Locked in the Perspective of Consciousness?
These questions point to a fundamental problem in Voegelin’s philosophy: since Voegelin remains within a philosophy of consciousness, he cannot finally shake off the skeptical doubt that his account of order may not have any reality. The language of experience cannot foreclose the possibility of questioning whether a correspondence holds between an individual’s experience of Order and the true order of reality. As a result, it is not clear how, as Glenn Hughes writes, “the ground of being has solidified, in the course of Voegelin’s analysis [over the course of his career], from an ‘ontological hypothesis’ into the divine partner in the participatory tension of existence.”14
Hughes is certainly correct in noting the change in Voegelin’s position, but the question is: how does Voegelin justify this development? It would appear that he cannot, since he remains within the perspective of a philosophy of consciousness. Schelling, on the other hand, while making a similar transition, is able to justify the development because he moves beyond a philosophy of consciousness and toward a metaphysics of freedom.
Schelling’s Philosophy of Freedom
Consciousness is a central theme in Schelling’s philosophy as it is in Voegelin’s, yet it would not be adequate to label Schelling a philosopher of consciousness. This is because Schelling’s philosophical investigations lead him beyond consciousness: his primary concern is the reality that transcends conscious experience, which, at various points in his works, Schelling refers to as the unconditioned, the transcendental I, the Absolute, or God.
It is on this subject that Schelling makes his most important contribution to the history of philosophy, which is to recognize that the Absolute is what makes consciousness possible and, therefore, can never be contained within it.15 Realizing, in other words, that being is prior to thinking, Schelling moves beyond a philosophy of consciousness to the recognition that we know truth because we always already exist within it, even before we begin to reflect upon it.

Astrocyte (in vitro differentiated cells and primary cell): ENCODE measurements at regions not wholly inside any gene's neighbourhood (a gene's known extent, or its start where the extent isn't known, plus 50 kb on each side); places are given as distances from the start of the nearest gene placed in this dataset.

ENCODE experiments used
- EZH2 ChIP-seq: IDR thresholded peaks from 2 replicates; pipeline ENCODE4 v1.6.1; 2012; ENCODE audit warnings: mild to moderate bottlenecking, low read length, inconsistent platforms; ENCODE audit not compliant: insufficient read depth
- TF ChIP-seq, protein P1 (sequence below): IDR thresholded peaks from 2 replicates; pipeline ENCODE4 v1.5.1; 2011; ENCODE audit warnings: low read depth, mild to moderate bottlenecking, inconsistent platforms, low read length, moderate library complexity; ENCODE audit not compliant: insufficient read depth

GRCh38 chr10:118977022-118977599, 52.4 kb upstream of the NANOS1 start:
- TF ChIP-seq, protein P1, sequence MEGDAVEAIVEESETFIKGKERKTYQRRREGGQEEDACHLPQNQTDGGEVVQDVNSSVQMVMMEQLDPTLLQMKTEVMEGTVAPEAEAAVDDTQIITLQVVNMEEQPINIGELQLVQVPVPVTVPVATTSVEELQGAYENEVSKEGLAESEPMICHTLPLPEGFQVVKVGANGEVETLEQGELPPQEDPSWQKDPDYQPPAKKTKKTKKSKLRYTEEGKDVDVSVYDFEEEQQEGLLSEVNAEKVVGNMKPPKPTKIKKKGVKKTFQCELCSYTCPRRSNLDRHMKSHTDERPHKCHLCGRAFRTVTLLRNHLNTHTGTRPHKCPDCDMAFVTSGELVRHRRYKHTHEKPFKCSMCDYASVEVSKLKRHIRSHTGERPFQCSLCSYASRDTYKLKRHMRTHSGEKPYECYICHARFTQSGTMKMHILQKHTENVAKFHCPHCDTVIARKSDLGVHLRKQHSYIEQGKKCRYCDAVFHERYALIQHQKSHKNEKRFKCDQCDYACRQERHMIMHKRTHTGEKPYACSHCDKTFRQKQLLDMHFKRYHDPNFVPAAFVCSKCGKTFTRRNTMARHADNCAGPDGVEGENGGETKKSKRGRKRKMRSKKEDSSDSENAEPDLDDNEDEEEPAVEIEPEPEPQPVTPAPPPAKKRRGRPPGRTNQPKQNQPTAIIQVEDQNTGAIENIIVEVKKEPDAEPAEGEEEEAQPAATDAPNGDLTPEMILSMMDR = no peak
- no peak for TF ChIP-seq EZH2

Our very existence is constituted by truth. Voegelin, of course, would agree with this assessment, but the problem is that he can never confirm it because his philosophy remains within the sphere of consciousness. Schelling, on the other hand, avoids the difficulties that Voegelin runs into by developing a metaphysics of freedom, that is, by arguing that it is through our existence (which is free because it can never be contained within consciousness) that we participate in and thereby know the order of reality. Thus, Schelling is, above all, a philosopher of freedom.
Schelling’s Critique of Fichte
Schelling’s path to the recognition of the Absolute as the reality that we live within but can never grasp begins with his critique of Fichte’s transcendental idealism.16 In his attempt to overcome the Kantian dualism between phenomenal and noumenal reality (and without falling back into Spinoza’s philosophy of substance), Fichte argues that the realm of reflective consciousness (of subject-object relations) must ultimately be contained within a transcendental I that is the source of both the empirical I and the not-I, that is, of both the free subject and the objective realm of nature.
Schelling argues, however, that if the transcendental I is the source of both subjectivity and nature, then it can hardly be conceived of as a subject. Instead, it must already be the unity of the subjective and the objective, since the Absolute is beyond the reflective mode of knowing that characterizes human consciousness.17 The Absolute, as the condition of consciousness, can never be contained within it, and, therefore, we can never possess absolute knowledge of the Absolute. Schelling would spend the rest of his career struggling to unfold the implications of this insight.
Participation in God’s Freedom
In Schelling’s early work he sometimes appears to think (as Voegelin did) that we must merely presuppose or assume the existence of the Absolute, since any attempt to know it in consciousness already precludes the possibility.18 But Schelling comes to realize in his later philosophy, beginning in particular with his Philosophische Untersuchungen über das Wesen der menschlichen Freyheit (Freiheitsschrift), that the Absolute, now more often spoken of as God, is more than a mere assumption. He comes to see that our freedom–our participation in the living order of reality that continually transcends the web of necessity and abstract thought–is the principle by which we gain access to this reality.